Zimbabwe asks for foreign aid after heavy flooding

An El Nino-induced drought last year scorched crops in the southern African country, leaving more than 4 million in need of food aid, but Zimbabweans are now having to contend with floods after receiving above-average rains.

Photo by: AP
Photo by: AP

Families wait near tents after they were left homeless following floods in this Friday, February 24, 2017 photo made available by UNICEF Zimbabwe. Zimbabwe says floods have killed 246 people and left 2,000 homeless since December.

Updated Mar 4, 2017

Floods in Zimbabwe have killed at least 246 people since December, state media reported on Friday, as the government launched an appeal for foreign aid.

The Herald newspaper said at least 128 people had been injured, 2,000 left homeless, 74 schools damaged, and 70 dams had burst their banks triggering severe flooding across the country that followed a prolonged drought.

"There is an inadequate supply of tents, foodstuffs and drugs for the affected people," Local Government Minister Saviour Kasukuwere told the paper.

"There is a need for blankets and clothing for the affected families and they are at risk of contracting pneumonia and acute respiratory infections."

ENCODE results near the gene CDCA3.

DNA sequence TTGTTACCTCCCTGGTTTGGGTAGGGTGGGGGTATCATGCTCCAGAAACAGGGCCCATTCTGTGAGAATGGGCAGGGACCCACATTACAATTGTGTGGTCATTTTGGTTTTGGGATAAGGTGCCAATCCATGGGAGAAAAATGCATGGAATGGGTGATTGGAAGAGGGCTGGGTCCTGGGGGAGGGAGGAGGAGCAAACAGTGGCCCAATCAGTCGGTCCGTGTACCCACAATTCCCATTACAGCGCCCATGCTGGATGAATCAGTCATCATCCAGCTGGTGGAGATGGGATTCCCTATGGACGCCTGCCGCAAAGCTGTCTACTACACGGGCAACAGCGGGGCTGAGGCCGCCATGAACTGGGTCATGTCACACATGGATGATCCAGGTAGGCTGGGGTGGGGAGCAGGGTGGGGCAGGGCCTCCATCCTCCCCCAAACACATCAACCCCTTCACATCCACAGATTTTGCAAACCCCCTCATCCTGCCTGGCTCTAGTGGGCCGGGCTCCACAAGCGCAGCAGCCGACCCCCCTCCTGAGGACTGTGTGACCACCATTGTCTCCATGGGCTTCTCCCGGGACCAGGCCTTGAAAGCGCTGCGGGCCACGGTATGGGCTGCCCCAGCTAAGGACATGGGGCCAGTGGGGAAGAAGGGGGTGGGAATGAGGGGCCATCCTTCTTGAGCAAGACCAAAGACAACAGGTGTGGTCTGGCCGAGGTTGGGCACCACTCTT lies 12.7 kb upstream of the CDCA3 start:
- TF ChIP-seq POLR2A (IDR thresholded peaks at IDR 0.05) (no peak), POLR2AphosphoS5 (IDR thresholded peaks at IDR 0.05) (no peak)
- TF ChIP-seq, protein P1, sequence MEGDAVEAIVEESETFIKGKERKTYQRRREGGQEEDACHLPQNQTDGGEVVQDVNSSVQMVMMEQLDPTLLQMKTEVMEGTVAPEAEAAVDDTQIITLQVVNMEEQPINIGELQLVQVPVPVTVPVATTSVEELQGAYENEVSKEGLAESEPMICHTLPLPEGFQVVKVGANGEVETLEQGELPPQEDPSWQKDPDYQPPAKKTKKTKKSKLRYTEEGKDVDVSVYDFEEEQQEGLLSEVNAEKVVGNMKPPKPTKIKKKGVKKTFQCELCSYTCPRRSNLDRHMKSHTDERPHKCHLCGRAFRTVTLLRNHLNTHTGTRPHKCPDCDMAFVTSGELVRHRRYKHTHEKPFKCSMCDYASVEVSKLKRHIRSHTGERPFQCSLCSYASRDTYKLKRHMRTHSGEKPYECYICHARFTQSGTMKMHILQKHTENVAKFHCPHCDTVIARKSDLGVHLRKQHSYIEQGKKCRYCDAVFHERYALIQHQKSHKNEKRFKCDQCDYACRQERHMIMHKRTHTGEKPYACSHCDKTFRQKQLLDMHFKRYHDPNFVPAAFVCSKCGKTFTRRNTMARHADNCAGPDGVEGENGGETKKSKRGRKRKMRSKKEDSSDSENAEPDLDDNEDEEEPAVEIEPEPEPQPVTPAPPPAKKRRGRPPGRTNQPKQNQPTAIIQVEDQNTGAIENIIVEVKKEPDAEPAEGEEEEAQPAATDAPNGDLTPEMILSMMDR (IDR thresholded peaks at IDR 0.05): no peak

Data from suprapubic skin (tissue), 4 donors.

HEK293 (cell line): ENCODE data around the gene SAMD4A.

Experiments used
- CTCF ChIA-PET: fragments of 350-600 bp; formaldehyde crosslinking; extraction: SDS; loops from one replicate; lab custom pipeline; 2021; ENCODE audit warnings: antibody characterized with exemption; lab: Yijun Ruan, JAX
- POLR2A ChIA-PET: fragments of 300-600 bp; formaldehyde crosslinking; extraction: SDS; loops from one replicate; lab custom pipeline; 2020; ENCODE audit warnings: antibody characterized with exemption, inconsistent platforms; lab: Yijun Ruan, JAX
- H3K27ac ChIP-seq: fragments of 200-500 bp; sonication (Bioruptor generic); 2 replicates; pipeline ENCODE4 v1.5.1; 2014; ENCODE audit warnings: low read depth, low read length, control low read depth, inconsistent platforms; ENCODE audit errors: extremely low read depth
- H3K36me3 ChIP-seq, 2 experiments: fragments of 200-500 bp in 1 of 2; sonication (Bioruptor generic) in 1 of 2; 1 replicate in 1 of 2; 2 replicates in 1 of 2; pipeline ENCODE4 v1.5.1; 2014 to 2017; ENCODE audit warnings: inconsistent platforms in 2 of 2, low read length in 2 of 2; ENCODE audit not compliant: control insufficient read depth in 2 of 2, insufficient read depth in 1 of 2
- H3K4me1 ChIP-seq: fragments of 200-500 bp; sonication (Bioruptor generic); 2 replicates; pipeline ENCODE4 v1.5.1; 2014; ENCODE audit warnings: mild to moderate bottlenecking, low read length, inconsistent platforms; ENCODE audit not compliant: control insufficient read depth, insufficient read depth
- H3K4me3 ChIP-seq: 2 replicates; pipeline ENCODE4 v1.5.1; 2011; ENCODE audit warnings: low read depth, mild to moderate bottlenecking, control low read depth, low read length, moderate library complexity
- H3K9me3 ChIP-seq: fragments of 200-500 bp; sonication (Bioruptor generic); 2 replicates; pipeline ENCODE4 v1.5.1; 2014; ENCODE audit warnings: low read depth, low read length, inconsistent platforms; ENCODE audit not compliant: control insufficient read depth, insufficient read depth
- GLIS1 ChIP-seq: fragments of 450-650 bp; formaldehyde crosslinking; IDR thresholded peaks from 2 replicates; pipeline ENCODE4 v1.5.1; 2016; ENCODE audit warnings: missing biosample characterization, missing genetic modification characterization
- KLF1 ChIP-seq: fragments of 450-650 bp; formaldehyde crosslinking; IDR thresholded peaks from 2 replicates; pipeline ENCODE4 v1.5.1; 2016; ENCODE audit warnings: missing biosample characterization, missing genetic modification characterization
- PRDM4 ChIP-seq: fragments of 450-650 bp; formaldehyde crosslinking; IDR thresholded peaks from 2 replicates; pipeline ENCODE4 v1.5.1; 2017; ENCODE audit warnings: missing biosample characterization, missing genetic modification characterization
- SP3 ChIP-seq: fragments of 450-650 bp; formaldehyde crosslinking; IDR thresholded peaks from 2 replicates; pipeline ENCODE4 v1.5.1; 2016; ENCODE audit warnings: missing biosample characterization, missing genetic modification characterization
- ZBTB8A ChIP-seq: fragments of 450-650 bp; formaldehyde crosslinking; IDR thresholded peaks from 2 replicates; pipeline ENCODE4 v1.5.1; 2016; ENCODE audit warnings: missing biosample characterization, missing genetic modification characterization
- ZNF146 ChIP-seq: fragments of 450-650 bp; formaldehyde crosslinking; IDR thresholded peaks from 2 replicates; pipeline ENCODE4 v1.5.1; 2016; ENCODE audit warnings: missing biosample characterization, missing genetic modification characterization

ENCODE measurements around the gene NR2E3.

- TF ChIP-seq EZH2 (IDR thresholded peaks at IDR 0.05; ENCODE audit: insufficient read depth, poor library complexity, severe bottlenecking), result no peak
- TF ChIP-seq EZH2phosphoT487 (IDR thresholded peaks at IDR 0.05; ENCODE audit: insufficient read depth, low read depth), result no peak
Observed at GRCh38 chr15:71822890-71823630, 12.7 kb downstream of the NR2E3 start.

He appealed for emergency funding from international donors, private companies and the public.

Among the worst affected areas were southwestern districts including Tsholotsho, where at least 859 people were living in a makeshift camp after heavy rains destroyed their homes.

The meteorological department has warned of further heavy rains, cautioning people against crossing flooded rivers and bridges.

The floods come as Zimbabwe was hoping to recover from a severe drought, which ravaged most of the southern African country and destroyed many food crops.

Critics blame the perennial shortages on President Robert Mugabe's controversial land reforms which saw the seizure of white-owned farms for redistribution to landless blacks, most of whom lacked the means to farm.

Mugabe, 93, has blamed the poor yields on erratic rains due to climate change.

TRTWorld and agencies